When I talk to clients about their family upbringing, I often get the response, "We had food on the table, a roof over our heads and clothes to wear". There is so much this description leaves out.
Abraham Maslow developed his well known Hierarchy of Needs including food, shelter and safety. What is left out, is what I call the three A's required to maximize our life experience …
As children, we need to know our right to be on this planet and in the lives of those who raise us is never in question. Parents have what children perceive as ultimate authority over their lives. The parent who abuses that can put the child in a state of mortal fear, creating a foundation for emotional problems. Children should hear, "We brought you into this world and welcome you as part of our lives", or, for adoptees, "We chose to make you part of our family, no less than any other child we have or may have in the future". The extraordinary power parents have needs to be put to use for children, not against them. This does not mean all behavior is acceptable, but that a child's life has inherent validity.
This may sound like a synonym for approval, but it goes further. The idea behind affirmation is that a child's character is never in question. Mistakes in judgment are not "flaws", but are: mistakes, pure and simple. Affirmed children and, later, adults, are better able to stand on their own making important decisions and not second guessing themselves with regard to their essential integrity. Affirmation continues beyond age 18. Children outgrow their need for approval, but the need for affirmation, be it quiet or loud, continues. Healthy affirmation outlives us and is an important gift to those we love.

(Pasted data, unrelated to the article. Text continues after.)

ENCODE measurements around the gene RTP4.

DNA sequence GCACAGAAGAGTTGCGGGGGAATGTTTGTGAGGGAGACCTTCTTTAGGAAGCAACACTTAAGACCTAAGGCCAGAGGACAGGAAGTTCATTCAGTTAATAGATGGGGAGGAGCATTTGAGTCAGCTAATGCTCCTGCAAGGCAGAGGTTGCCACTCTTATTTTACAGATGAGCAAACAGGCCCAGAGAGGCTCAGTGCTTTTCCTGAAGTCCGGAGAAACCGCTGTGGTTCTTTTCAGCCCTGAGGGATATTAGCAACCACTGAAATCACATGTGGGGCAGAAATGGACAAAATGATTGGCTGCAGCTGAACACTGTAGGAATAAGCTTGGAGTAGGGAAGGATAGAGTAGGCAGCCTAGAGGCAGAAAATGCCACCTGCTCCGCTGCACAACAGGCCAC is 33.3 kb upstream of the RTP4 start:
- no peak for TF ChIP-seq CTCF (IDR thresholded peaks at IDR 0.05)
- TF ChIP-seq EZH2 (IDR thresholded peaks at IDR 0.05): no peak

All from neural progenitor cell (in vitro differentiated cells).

The importance of physical affection has been scientifically and anecdotally validated. Babies physically wither if they are not held and stroked. The effects of withholding of affection have been demonstrated in children raised in institutions that do not offer healing touch. Touch creates a bridge between what is spoken by voice and meant by intention. Couples are clear that affection is often as important as sex; in a world where they have given each other permission to share what they would not share with anyone else, the daily small demonstrations of intimate attention carry great meaning, affirmation of their mutual attraction to each other. This carries a powerful message of safety, as well.
Approval, affirmation, and affection must coexist with each other. There is little chance of success if one is left out, or one emphasized more than the other, unless there is a particular need to do so. People can withstand incredibly difficult circumstances and thrive with these elements in place.
Gilbert Bliss is a Psychotherapist in private practice in Towson, Maryland. His experience includes work with individuals, couples, families and children in bereavement. His web site is www.gblisscounselor.com.